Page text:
Sovereign Immunity: Does Sovereign Immunity Protect a State Against Charges of Stealing Invention Ownership?

by Dennis Crouch

Ali v. Carnegie Institution of Washington and the University of Massachusetts (Supreme Court 2017)

Sovereign Immunity protectionism continues to be an important topic in the patent law community.  Although the biggest news this year has been the debate over immunity claimed by Tribal Nations owning patent rights, the actual major players in the area are states and state run public universities who hold so many patents.

This case involves Mussa Ali who was a graduate student at UMass working with Dr. Craig Mello on mRNA inhibitors.  Mellow was awarded the nobel prize (along with Dr. Andrew Fire of Carnegie) stemming from their research in this area and obtained a collection of patents that are co-owned between UMass and Carnegie.


Ali was not listed as an inventor of any of the patents and that alleged exclusion is the basis of the lawsuit filed under 35 U.S.C. § 256.

The problem for Ali – UMass is a wing of the State of Massachusetts, and the 11th Amendment provides US States immunity from being sued in Federal Court. That approach was affirmatively stated by the Supreme Court in Florida Prepaid Postsecondary striking down the Patent Remedy Act which was designed to hold States liable for patent infringement. An element of its decision though, was that “Congress identified no pattern of…constitutional violations.”  Of course times have changed since then.  In Xechem, Judge Newman wrote in concurrence to recognize “an increasing urgency, as the States enter the private competitive arena governed by the laws of intellectual property, to establish fair relationships and just recourse.”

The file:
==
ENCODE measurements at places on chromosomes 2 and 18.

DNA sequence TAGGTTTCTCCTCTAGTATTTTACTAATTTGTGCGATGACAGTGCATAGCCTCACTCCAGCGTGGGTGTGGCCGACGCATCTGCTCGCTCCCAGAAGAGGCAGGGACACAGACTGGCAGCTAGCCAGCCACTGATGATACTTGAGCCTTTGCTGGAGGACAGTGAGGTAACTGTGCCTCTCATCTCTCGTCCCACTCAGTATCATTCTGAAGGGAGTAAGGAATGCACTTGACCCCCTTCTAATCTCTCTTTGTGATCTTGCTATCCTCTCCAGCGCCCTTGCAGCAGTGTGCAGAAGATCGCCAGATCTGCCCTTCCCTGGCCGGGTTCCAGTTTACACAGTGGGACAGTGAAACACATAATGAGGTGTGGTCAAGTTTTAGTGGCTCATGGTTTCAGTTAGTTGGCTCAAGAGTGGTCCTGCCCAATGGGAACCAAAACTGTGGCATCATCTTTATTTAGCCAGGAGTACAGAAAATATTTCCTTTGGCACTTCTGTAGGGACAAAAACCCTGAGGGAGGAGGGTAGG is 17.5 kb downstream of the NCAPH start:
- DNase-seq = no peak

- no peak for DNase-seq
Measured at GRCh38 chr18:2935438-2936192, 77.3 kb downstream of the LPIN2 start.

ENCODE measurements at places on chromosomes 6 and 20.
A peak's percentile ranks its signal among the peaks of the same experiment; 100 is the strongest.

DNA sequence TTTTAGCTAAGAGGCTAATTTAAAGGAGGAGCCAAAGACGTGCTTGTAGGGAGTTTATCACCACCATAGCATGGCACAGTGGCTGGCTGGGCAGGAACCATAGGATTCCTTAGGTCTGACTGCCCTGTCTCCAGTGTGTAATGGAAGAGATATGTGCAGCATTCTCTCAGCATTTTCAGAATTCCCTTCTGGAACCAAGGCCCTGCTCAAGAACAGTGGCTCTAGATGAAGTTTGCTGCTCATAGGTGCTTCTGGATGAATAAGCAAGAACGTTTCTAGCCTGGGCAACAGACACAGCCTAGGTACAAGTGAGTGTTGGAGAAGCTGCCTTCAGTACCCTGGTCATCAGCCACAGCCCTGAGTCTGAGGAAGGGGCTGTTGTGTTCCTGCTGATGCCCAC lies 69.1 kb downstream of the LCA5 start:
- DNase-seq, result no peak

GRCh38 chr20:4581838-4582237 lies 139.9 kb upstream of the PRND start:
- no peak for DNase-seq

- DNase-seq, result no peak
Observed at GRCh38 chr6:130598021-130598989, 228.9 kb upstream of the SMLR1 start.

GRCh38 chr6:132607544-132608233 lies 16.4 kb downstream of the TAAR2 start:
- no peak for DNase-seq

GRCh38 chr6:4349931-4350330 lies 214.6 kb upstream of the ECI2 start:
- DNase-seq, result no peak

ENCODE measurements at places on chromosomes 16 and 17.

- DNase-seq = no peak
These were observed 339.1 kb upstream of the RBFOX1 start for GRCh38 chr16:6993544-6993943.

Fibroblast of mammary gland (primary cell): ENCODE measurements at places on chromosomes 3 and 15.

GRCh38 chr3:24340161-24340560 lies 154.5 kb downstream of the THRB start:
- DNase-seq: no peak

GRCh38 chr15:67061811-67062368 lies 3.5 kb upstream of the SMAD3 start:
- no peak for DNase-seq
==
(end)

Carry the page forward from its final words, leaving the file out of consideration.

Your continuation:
In Ali’s case, UMass was dismissed as a party on immunity, and then the still-pending suit against Carnegie was also dismissed since UMass was an indispensable party under FRCP R.19.  That decision was affirmed on appeal.  Because of federal preemption, Ali is also barred from filing suit in Massachusetts state court to resolve his claim of inventorship and equitable-ownership rights.

The new petition for writ of certiorari asks the following questions:

1. At what point do patent-owning States waive their sovereign immunity when they voluntarily participate in the patent system?

2. If Eleventh Amendment sovereign immunity is extended to allow patent-owning states to escape suits under § 256, how is this not a taking from wrongfully omitted inventors and a violation of due process of law under the Fourteenth Amendment?

3. Carnegie is a private entity and does not have Eleventh Amendment sovereign immunity. If a State is allowed to essentially extend its sovereign immunity privilege to a private entity who co-owns a patent, how is this not a State granting a privileged status to select citizens and violative of the equal protection clause of the Fourteenth Amendment?

4. 35 U.S.C. § 256 … was specifically enacted to provide a judicial mechanism to correct inventorship in patents. Can Eleventh Amendment sovereign immunity subjugate Congress’ express power under Art. 1, Sec. 8?

[Ali Petition]

Important issues here that have the potential of extending our discussion of the rights of inventors and the role of governmental players in the marketplace.

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Moving Forward: I would recommend that faculty and student groups consider this issue as you develop and negotiate your employment agreement with the University.